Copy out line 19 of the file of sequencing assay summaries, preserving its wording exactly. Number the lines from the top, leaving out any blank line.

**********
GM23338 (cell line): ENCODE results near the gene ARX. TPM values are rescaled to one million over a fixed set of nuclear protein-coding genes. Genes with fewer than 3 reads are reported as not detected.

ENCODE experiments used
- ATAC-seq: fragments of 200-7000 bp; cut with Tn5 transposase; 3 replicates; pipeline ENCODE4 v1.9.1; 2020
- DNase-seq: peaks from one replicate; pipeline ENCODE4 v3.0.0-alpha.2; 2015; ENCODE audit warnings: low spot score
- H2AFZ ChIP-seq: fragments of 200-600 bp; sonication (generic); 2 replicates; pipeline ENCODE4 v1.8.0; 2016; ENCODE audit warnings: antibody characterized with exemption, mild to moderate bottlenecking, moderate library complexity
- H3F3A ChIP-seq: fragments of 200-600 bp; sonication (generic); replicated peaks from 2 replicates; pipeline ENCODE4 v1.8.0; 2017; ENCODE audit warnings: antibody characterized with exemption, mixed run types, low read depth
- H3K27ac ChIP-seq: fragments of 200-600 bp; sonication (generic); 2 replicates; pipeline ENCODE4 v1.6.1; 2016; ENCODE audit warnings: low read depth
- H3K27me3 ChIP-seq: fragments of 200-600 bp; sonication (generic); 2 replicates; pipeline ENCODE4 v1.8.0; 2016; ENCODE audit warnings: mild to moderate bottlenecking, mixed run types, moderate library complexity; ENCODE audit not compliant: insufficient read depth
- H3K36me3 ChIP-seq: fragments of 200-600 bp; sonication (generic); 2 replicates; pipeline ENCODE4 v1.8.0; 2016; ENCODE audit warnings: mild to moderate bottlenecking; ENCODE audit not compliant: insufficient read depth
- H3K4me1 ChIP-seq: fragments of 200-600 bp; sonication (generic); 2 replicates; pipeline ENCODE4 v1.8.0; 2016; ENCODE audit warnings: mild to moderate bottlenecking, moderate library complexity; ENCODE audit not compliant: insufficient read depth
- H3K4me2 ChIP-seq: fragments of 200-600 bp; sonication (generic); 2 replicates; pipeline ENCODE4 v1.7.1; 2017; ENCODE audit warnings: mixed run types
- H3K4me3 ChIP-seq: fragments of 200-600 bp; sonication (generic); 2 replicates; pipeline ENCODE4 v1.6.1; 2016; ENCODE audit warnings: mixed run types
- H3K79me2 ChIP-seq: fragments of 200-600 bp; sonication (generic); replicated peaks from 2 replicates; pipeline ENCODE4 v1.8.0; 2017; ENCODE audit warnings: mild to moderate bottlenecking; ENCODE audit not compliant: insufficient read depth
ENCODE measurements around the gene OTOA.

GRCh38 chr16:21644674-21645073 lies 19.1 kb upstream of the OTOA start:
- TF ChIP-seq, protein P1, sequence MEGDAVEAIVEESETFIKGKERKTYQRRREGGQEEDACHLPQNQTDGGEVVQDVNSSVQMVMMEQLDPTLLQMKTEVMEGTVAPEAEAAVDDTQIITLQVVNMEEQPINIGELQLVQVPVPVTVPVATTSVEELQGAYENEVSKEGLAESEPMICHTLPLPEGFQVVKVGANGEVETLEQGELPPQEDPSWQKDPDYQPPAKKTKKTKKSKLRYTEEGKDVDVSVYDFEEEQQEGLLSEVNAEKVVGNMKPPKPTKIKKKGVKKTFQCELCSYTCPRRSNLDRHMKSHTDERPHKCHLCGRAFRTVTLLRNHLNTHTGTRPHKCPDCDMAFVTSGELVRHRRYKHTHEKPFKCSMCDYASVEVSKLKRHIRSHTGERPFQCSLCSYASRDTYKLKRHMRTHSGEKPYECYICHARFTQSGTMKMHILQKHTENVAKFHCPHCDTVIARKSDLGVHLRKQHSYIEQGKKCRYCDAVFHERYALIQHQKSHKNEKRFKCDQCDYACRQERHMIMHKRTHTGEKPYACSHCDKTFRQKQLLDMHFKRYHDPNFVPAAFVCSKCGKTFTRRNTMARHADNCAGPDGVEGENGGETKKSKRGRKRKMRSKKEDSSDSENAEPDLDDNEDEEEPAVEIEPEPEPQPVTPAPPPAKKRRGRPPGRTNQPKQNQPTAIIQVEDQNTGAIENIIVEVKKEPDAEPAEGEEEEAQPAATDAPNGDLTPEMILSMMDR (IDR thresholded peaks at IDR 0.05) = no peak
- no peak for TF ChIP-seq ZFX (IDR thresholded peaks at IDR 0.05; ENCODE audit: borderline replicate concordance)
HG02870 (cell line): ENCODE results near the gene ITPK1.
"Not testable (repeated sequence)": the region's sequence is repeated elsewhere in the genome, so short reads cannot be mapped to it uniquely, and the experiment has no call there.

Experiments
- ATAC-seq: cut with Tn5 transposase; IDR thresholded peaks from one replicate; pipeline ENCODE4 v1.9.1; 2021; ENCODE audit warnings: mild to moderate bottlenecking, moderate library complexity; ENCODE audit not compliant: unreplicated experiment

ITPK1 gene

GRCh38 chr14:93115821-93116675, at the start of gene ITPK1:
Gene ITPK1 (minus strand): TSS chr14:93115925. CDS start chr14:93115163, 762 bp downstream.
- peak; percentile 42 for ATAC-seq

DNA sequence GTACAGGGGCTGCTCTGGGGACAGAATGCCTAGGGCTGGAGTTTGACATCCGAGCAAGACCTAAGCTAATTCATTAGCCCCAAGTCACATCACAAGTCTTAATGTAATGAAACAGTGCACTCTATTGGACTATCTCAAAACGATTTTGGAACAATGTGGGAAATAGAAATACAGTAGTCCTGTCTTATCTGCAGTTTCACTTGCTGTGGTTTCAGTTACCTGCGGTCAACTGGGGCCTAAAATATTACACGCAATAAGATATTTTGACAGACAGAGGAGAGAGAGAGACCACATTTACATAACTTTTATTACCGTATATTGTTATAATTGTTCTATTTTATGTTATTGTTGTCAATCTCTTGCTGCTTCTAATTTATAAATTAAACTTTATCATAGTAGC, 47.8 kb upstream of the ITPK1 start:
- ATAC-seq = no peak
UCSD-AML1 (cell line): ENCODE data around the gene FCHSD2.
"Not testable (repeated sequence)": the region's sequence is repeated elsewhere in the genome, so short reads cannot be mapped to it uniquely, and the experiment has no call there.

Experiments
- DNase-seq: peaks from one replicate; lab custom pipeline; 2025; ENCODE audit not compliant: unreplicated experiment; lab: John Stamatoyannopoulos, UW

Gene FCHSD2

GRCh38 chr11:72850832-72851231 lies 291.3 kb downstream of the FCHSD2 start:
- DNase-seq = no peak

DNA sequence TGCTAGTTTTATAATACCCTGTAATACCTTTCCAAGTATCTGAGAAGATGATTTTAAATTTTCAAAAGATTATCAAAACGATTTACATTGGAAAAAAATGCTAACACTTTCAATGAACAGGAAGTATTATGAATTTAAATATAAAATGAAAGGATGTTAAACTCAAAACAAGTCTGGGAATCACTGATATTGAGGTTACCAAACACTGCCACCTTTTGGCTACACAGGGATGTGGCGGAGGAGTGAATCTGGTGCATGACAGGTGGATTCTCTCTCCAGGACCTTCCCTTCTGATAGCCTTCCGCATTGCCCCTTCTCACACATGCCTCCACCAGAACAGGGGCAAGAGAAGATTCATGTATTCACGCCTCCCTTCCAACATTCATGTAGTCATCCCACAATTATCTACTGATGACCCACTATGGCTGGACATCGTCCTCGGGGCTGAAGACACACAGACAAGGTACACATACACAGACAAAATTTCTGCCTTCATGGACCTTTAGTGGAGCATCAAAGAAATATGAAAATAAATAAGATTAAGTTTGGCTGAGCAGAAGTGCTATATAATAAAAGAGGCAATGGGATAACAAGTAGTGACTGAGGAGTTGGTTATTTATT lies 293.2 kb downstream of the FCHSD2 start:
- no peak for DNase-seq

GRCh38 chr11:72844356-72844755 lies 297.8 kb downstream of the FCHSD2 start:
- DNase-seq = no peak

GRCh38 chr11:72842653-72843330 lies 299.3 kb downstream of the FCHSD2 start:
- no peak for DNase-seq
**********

"Not testable (repeated sequence)": the region's sequence is repeated elsewhere in the genome, so short reads cannot be mapped to it uniquely, and the experiment has no call there.